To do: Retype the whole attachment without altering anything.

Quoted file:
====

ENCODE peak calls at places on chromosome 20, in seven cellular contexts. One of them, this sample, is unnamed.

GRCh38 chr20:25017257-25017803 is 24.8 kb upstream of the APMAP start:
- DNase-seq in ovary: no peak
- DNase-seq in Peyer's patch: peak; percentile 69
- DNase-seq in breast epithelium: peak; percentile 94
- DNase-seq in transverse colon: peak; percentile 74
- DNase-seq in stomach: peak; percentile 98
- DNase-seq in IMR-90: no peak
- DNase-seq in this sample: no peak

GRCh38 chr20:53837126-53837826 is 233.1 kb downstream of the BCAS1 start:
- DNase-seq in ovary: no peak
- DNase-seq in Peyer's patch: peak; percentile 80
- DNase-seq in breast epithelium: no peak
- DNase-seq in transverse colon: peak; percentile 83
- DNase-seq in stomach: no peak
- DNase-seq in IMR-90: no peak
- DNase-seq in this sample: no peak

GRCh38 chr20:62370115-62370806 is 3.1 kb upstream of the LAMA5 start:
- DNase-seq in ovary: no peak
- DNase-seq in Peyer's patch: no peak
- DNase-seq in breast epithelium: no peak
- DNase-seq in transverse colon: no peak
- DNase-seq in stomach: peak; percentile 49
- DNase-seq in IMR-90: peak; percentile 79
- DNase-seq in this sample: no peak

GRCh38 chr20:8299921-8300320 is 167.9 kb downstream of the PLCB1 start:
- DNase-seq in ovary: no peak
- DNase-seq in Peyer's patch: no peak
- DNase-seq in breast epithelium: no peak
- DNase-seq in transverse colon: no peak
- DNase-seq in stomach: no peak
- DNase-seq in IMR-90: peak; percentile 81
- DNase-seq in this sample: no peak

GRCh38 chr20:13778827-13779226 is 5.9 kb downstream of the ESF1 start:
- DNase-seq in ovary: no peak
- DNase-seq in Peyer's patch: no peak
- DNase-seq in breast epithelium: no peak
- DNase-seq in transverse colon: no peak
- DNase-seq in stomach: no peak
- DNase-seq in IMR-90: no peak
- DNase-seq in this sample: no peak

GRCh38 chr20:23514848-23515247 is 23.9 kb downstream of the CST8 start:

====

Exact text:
ENCODE peak calls at places on chromosome 20, in seven cellular contexts. One of them, this sample, is unnamed.

GRCh38 chr20:25017257-25017803 is 24.8 kb upstream of the APMAP start:
- DNase-seq in ovary: no peak
- DNase-seq in Peyer's patch: peak; percentile 69
- DNase-seq in breast epithelium: peak; percentile 94
- DNase-seq in transverse colon: peak; percentile 74
- DNase-seq in stomach: peak; percentile 98
- DNase-seq in IMR-90: no peak
- DNase-seq in this sample: no peak

GRCh38 chr20:53837126-53837826 is 233.1 kb downstream of the BCAS1 start:
- DNase-seq in ovary: no peak
- DNase-seq in Peyer's patch: peak; percentile 80
- DNase-seq in breast epithelium: no peak
- DNase-seq in transverse colon: peak; percentile 83
- DNase-seq in stomach: no peak
- DNase-seq in IMR-90: no peak
- DNase-seq in this sample: no peak

GRCh38 chr20:62370115-62370806 is 3.1 kb upstream of the LAMA5 start:
- DNase-seq in ovary: no peak
- DNase-seq in Peyer's patch: no peak
- DNase-seq in breast epithelium: no peak
- DNase-seq in transverse colon: no peak
- DNase-seq in stomach: peak; percentile 49
- DNase-seq in IMR-90: peak; percentile 79
- DNase-seq in this sample: no peak

GRCh38 chr20:8299921-8300320 is 167.9 kb downstream of the PLCB1 start:
- DNase-seq in ovary: no peak
- DNase-seq in Peyer's patch: no peak
- DNase-seq in breast epithelium: no peak
- DNase-seq in transverse colon: no peak
- DNase-seq in stomach: no peak
- DNase-seq in IMR-90: peak; percentile 81
- DNase-seq in this sample: no peak

GRCh38 chr20:13778827-13779226 is 5.9 kb downstream of the ESF1 start:
- DNase-seq in ovary: no peak
- DNase-seq in Peyer's patch: no peak
- DNase-seq in breast epithelium: no peak
- DNase-seq in transverse colon: no peak
- DNase-seq in stomach: no peak
- DNase-seq in IMR-90: no peak
- DNase-seq in this sample: no peak

GRCh38 chr20:23514848-23515247 is 23.9 kb downstream of the CST8 start: